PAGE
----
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LG G Watch hands-on

LG G Watch hands-on
We have known about the LG G Watch for quite a while. It is not LG’s first foray into the wearable segment. There have been a couple such watches in the company’s stable over the past few years.

Unlike Samsung’s group of wearables, the G Watch will work with any Android powered device and unlike a lot of devices coming out of Asia, and even LG’s own smartphones, the frame of G Watch is made out of a single block of aluminum.

There is a lot to find endearing about the G Watch, it is a nice looking device, even with the super-squareness. The square form factor ensures that there is no wasted space in performing whatever tasks are thrown at it, especially when it comes to viewing and acting on notifications.

LG took the opportunity to invite a small group of us to check out some demo units of the G Watch immediately following the Keynote address at Google I/O and wasted no time in talking about its design, build quality, and functionality.

LG G Watch hands-on
LG G Watch hands-on
LG G Watch hands-on
Design


The G Watch has an unassuming square design, but it is a handsome enough execution. It feels like any other watch you might have seen. The G Watch will accept any standard 22mm watch strap, so if the included set up does not suit your fashion sense, you will be able to switch things out.

Display


The LG G Watch has a 1.65-inch 280x280 IPS LCD display. One might find that an odd choice, but LG stated it was able to accomplish greater efficiencies with this panel. It is “always on,” but it will dim itself into an “ambient” mode when it senses that it has not been used in a while.

Interface


The interface is undeniably Android. It features the Google Now card interface, and such an experience suits itself to easy navigation and use. The voice recognition feature had only limited functionality on the display units we were using.

Processor and memory


The G Watch is packing a quad-core Qualcomm Snapdragon 400 CPU tuned at 1.2GHz, more than adequate to handle the small screen and tasks it carries out. On board is 512MB of RAM and 4GB of storage.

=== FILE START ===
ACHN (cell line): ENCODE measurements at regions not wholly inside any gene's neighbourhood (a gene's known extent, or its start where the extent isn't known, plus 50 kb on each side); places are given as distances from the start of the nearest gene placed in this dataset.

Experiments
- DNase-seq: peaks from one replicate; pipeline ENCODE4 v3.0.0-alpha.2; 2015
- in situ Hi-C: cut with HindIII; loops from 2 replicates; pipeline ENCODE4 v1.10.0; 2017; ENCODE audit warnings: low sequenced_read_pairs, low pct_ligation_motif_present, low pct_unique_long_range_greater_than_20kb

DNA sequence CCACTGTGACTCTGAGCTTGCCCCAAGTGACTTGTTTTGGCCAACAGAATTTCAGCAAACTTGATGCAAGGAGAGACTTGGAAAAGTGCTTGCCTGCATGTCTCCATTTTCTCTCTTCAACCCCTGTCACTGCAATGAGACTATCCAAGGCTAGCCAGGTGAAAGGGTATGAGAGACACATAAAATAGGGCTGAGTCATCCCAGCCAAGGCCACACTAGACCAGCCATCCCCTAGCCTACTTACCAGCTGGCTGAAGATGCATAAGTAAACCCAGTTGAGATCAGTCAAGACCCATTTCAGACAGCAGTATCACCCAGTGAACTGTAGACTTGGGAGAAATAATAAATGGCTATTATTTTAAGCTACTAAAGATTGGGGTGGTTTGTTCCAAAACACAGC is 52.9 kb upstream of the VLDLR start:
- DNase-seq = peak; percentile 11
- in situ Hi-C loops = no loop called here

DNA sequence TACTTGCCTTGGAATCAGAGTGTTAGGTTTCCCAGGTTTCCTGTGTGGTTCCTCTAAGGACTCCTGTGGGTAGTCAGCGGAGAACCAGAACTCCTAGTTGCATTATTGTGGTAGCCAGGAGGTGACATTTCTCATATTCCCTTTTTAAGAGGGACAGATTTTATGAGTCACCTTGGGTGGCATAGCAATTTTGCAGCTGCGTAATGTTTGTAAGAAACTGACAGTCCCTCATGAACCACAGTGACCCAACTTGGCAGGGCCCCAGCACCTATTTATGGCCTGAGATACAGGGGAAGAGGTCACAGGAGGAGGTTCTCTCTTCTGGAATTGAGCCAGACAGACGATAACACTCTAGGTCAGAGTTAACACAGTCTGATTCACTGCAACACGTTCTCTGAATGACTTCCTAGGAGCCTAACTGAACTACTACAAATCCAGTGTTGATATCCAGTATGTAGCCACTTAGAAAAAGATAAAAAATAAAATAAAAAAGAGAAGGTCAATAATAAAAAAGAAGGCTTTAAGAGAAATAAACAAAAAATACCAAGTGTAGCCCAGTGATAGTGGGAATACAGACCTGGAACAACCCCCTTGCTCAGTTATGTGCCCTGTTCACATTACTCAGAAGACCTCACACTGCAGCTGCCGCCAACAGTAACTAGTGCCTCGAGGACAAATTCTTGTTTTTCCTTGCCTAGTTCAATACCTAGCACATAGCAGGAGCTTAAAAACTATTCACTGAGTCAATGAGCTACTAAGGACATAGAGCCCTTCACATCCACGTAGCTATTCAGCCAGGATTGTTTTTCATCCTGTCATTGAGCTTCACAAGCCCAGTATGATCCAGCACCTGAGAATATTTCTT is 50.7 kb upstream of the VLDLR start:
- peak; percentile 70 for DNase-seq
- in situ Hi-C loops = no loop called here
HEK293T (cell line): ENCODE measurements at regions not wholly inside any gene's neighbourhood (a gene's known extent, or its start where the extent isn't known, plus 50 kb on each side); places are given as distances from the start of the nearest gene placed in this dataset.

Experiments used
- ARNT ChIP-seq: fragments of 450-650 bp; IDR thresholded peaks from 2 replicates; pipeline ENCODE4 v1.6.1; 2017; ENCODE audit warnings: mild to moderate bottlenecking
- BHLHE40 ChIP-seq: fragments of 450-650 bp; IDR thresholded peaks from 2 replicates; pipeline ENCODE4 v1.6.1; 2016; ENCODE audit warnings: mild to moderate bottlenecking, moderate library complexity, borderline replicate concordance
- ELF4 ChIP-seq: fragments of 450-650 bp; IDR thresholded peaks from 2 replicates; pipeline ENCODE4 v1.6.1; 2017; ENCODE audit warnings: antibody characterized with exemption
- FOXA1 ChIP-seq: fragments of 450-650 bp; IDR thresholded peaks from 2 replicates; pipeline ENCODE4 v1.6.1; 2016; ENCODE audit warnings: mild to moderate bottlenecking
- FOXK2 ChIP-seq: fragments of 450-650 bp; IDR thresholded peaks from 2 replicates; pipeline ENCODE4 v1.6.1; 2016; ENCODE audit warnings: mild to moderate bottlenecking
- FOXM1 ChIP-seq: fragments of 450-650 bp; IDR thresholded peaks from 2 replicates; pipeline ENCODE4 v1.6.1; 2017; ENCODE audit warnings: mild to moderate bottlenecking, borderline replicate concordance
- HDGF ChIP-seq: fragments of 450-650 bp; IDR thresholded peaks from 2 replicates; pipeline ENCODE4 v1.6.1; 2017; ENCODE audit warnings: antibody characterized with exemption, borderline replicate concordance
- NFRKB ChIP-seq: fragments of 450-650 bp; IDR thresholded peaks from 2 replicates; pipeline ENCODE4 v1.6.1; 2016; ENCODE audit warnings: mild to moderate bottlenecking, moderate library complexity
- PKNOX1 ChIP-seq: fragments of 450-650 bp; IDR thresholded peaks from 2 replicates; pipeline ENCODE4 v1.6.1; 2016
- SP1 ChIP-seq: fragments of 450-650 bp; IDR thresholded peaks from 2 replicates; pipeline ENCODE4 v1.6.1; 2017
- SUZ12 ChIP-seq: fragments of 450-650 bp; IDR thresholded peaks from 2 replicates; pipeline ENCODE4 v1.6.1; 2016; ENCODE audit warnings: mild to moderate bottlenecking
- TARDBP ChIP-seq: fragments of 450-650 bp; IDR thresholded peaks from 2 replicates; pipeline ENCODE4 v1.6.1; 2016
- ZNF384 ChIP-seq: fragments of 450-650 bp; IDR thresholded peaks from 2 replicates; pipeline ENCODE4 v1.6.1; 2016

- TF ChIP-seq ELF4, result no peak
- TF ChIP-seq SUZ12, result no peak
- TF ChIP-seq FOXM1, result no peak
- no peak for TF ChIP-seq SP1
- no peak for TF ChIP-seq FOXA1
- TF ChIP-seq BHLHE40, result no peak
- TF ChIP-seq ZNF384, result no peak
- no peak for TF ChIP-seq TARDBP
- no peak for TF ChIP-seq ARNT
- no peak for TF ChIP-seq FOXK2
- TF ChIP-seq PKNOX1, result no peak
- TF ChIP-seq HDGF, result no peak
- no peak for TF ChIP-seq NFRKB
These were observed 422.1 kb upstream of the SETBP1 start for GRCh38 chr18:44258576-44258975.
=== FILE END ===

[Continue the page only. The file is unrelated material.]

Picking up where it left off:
Being on the leading edge of devices sporting Android Wear has its advantages, and it looks like LG has a winner on its hands. The units at our tables were in demo mode, but we were also given review units, so check back soon to a full review on the G Watch very soon.

In the meantime, if you are already sold on the device, it is available for pre-order on Google Play, beginning today, and it will retail for $229.


5 Comments
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posted on 25 Jun 2014, 17:24 4

1. phljcnth (Posts: 263; Member since: 30 Apr 2012)


Sorry but Samsung took the spotlight away from LG again. Gear Live I think is the better deal.

posted on 25 Jun 2014, 17:43 2

2. hassoups (Posts: 334; Member since: 06 Jun 2013)


don't think android wear is all that convincing. Tizen looking far better for the time being.

posted on 25 Jun 2014, 17:55 3

3. KillgoreTroutTime (Posts: 269; Member since: 06 Jan 2014)


I love the fact that the new Gear works for all Android phones, but I am more than likely going to get the LG watch with one of those leather bands.

"Whats the point of a smart watch?", "its a gimmick!", "no one will buy those!" "I already have a smart phone!"

shut up....How about you go comment on things you are actually interested in? It would be like if I posted comments on a Justin Bieber you tube video. I don't care about Bieber, so I don't post about him. People need to learn some internet etiquette.

posted on 26 Jun 2014, 00:32 1

4. 0xFFFF (Posts: 2951; Member since: 16 Apr 2014)


You make a good point. Smartwatches and Justin Bieber are fairly similar :)

posted on 26 Jun 2014, 08:55

5. ezfidel (Posts: 8; Member since: 25 Dec 2012)


Do u know the gear 2 is sold out in most bestbuy stores. And that's the most expensive one.

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